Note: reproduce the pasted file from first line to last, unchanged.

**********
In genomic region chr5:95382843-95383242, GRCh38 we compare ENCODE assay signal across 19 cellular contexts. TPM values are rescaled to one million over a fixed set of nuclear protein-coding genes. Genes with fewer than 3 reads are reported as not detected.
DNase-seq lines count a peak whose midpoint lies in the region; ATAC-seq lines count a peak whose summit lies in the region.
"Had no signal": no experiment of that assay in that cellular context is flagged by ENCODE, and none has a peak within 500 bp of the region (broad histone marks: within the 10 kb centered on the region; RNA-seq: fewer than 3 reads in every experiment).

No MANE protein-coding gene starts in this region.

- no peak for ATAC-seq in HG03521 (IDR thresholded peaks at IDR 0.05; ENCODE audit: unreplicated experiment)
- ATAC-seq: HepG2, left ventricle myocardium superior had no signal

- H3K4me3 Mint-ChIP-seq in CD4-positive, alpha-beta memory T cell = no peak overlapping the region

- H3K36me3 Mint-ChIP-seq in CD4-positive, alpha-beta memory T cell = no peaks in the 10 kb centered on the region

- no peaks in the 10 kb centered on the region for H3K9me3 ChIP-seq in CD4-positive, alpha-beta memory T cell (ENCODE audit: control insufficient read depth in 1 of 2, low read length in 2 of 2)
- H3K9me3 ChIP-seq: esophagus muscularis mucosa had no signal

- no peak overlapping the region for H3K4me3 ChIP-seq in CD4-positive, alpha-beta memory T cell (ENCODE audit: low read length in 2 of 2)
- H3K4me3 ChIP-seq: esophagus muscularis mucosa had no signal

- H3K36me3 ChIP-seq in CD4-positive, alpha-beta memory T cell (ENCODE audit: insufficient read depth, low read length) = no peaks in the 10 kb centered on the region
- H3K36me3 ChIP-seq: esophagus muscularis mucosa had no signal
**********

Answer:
In genomic region chr5:95382843-95383242, GRCh38 we compare ENCODE assay signal across 19 cellular contexts. TPM values are rescaled to one million over a fixed set of nuclear protein-coding genes. Genes with fewer than 3 reads are reported as not detected.
DNase-seq lines count a peak whose midpoint lies in the region; ATAC-seq lines count a peak whose summit lies in the region.
"Had no signal": no experiment of that assay in that cellular context is flagged by ENCODE, and none has a peak within 500 bp of the region (broad histone marks: within the 10 kb centered on the region; RNA-seq: fewer than 3 reads in every experiment).

No MANE protein-coding gene starts in this region.

- no peak for ATAC-seq in HG03521 (IDR thresholded peaks at IDR 0.05; ENCODE audit: unreplicated experiment)
- ATAC-seq: HepG2, left ventricle myocardium superior had no signal

- H3K4me3 Mint-ChIP-seq in CD4-positive, alpha-beta memory T cell = no peak overlapping the region

- H3K36me3 Mint-ChIP-seq in CD4-positive, alpha-beta memory T cell = no peaks in the 10 kb centered on the region

- no peaks in the 10 kb centered on the region for H3K9me3 ChIP-seq in CD4-positive, alpha-beta memory T cell (ENCODE audit: control insufficient read depth in 1 of 2, low read length in 2 of 2)
- H3K9me3 ChIP-seq: esophagus muscularis mucosa had no signal

- no peak overlapping the region for H3K4me3 ChIP-seq in CD4-positive, alpha-beta memory T cell (ENCODE audit: low read length in 2 of 2)
- H3K4me3 ChIP-seq: esophagus muscularis mucosa had no signal

- H3K36me3 ChIP-seq in CD4-positive, alpha-beta memory T cell (ENCODE audit: insufficient read depth, low read length) = no peaks in the 10 kb centered on the region
- H3K36me3 ChIP-seq: esophagus muscularis mucosa had no signal